Monday, January 2, 2023

"The Poem of Next Year"

This is the new year / and I don't feel any different, Benjamin Gibbard of Death Cab for Cutie sings in their 2003 song "The New Year" on their (as of this year) two-decades old album Transatlanticism. Gibbard often sings this on my turntable, or my iPod, or in the headphones connected to my phone while coaxing the dogs to do their business among the chaos of fireworks around town on New Years Eve. Some years I'm entranced by the melancholy of Gibbard's lyrics, Death Cab's lingering emo affectations as they lean into more pop rock sensibilities; other times it is more of a perfunctory gesture. 

2022 was a Very Big Year, so I'm inclined to feel quite different as we move into 2023. I'm thinking about the lines that follow Gibbard's classic December 31st opening: I have no resolutions / or self-assigned penance / for problems with easy solutions. This gives me pause. I recently read Billy Collins' newest collection of poems, Musical Chairs, and at the risk of sounding like I have the attention span of my dogs when the baby is throwing food from his high chair, was once again struck, this time by the poem "New Calendar"

 The poem of next year --

every week a line,
every month a stanza,

and a tiny sun
rising and settling
in every numbered square.
I'm thinking more in terms of units on the calendar recently: as I plan my syllabus, as I plan work travel, travel for pleasure; for me the New Year isn't so much an abstract occasion for the "new year new me" ethos as it is a fresh start at the halfway point of yet another fresh start. I live on the academic calendar, not the 12 months yearly calendar.

If I am being honest, part of this is because of how much of a routine I've had to jettison. In 2020, I had almost zero responsibilities: having finished coursework, working remotely was well-suited for dissertation writing; my teaching load was the smallest it had ever been and, advantaged with previous experience teaching online, had no trouble with teaching writing virtually. With my spare time, and literally nothing else to do, I ran, and ran, and ran. I listened to more music and podcasts than ever (though this year I might have challenged that enjoying an archive of Jack White's live shows from his 2022 world tour) while running. In fact, I ran four half marathons and a total of 52.4 race miles that year, 20 of those were a single run (which I completed in just over three hours, not to boast!). I bring all this up to say I was in far and away the best shape of my entire life.

Now, I'm not blaming anybody but myself, but in 2021, I had a lot more than nothing to do. Having landed a one-year visiting instructor position at University of Detroit Mercy, that meant my funding clock at Wayne State was due to expire, so I had to sprint to finish. We'd gotten a dog, and she's (bless her heart) needy like me. Our lease was set to expire and we had to move not really knowing how long we'd tough it out in Michigan. Maybe all that work I'd done in 2020 did some damage to my legs and papier-mâché ankles, who knows, but in 2021 I just could not run like I'd used to. Plus I was starting a new job but would have to continue looking for another new job. Oh, and Rachel was pregnant. To me, all legitimate excuses to not spend hundreds of hours running laps around various square miles of Southfield, or later, Livonia, Michigan.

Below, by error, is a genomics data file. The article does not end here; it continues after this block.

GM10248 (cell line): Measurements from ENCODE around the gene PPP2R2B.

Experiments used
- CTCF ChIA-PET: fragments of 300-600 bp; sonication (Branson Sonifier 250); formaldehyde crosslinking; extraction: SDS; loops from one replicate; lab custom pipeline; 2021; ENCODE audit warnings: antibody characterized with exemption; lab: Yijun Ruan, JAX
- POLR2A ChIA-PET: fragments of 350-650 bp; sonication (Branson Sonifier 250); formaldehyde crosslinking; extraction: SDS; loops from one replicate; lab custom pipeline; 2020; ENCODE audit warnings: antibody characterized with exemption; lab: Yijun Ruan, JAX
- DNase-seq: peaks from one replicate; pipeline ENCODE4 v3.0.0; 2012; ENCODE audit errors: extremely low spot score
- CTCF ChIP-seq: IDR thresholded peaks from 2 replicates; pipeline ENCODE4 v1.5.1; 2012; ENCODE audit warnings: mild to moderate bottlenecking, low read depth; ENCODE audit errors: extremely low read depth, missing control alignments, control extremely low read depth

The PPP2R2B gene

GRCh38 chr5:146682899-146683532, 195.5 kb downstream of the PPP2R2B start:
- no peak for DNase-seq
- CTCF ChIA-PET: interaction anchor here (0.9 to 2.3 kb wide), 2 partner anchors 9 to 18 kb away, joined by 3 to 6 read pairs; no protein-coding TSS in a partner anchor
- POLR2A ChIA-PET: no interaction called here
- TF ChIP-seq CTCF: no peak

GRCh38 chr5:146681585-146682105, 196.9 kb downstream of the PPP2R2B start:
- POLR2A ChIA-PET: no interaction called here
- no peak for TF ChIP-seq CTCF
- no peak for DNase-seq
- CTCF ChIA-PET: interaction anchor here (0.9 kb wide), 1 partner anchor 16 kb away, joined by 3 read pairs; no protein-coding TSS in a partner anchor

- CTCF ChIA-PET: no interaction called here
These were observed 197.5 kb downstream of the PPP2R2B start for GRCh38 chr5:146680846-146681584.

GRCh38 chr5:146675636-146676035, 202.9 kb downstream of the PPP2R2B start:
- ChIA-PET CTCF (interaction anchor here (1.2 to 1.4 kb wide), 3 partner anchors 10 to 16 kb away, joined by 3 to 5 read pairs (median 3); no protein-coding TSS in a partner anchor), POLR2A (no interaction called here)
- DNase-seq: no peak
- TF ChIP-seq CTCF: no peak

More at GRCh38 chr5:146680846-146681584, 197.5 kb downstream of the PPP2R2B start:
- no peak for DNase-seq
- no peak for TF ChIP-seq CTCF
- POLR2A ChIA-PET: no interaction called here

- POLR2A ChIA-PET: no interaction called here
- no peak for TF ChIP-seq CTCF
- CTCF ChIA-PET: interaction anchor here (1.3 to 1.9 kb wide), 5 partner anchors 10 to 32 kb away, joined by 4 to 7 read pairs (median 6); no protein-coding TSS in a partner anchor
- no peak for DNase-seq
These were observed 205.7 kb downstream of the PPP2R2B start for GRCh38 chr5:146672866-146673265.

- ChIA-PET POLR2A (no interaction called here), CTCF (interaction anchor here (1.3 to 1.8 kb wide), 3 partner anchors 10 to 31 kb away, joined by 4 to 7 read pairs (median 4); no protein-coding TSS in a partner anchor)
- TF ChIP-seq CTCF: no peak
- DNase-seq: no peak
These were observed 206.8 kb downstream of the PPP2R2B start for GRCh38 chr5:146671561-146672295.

I'll skip this past year, you know how it went: we had moved, we had Ben, I fought against the job market (and won!), we got Poppy, we moved to Ohio, Rachel started a new job, we all had COVID, I started a new job, and that brings us up to January 1st, 2023. Out of laziness (sometimes) and necessity (other times) I ate like shit this year. I did not exercise. Not a lot, anyway. I maybe tried to run three times this summer, but I was either being a dad or it was one thousand degrees outside.

So when I think of the tortured but good natured ritual of New Years and New Years Resolutions, I look down at my bulging gut and fat cheeks in the mirror and wonder if trying to ease off the gas station snacks and fast food between classes is, as Gibbard says, a "problem with an easy solution" or not. If I wanted to be really bleak, I might wonder if the image Collins evokes in "New Calendar" of a "tiny sun / rising and settling" isn't running out of steam for my heart if I don't snap out of it, but I won't go there, not yet.

I look to the dictionary instead. A resolution is "the act of determining" but I'm more of a verb guy, so, to resolve is "to settle or find a solution" or "to decide firmly on a course of action." Now we're talking, baby! No mention as to whether or not those are easy solutions.

It would be trite for me to say I'll go to the gym three times a week or not drink pop/soda/whatever they call it where you're reading this because those are promises I don't know I can keep. But they are goals. I can try to walk on an elliptical and take the dogs more interesting places for walks and not get caught up in a rage over silliness on the internet and can listen more and write more and be more intentional about savoring my teaching and doing research and reading to Benjamin and celebrating Rachel. Those are all goals I can very easily set.

And I decide firmly on a course of action to meet those goals. As a poet, I resolve to write the best possible poem of next year. Every week a line. Every month a stanza. Waiting at dawn for a tiny sun rising and settling in every numbered square.

I know for sure I can do that. Time to get writing, 2023.

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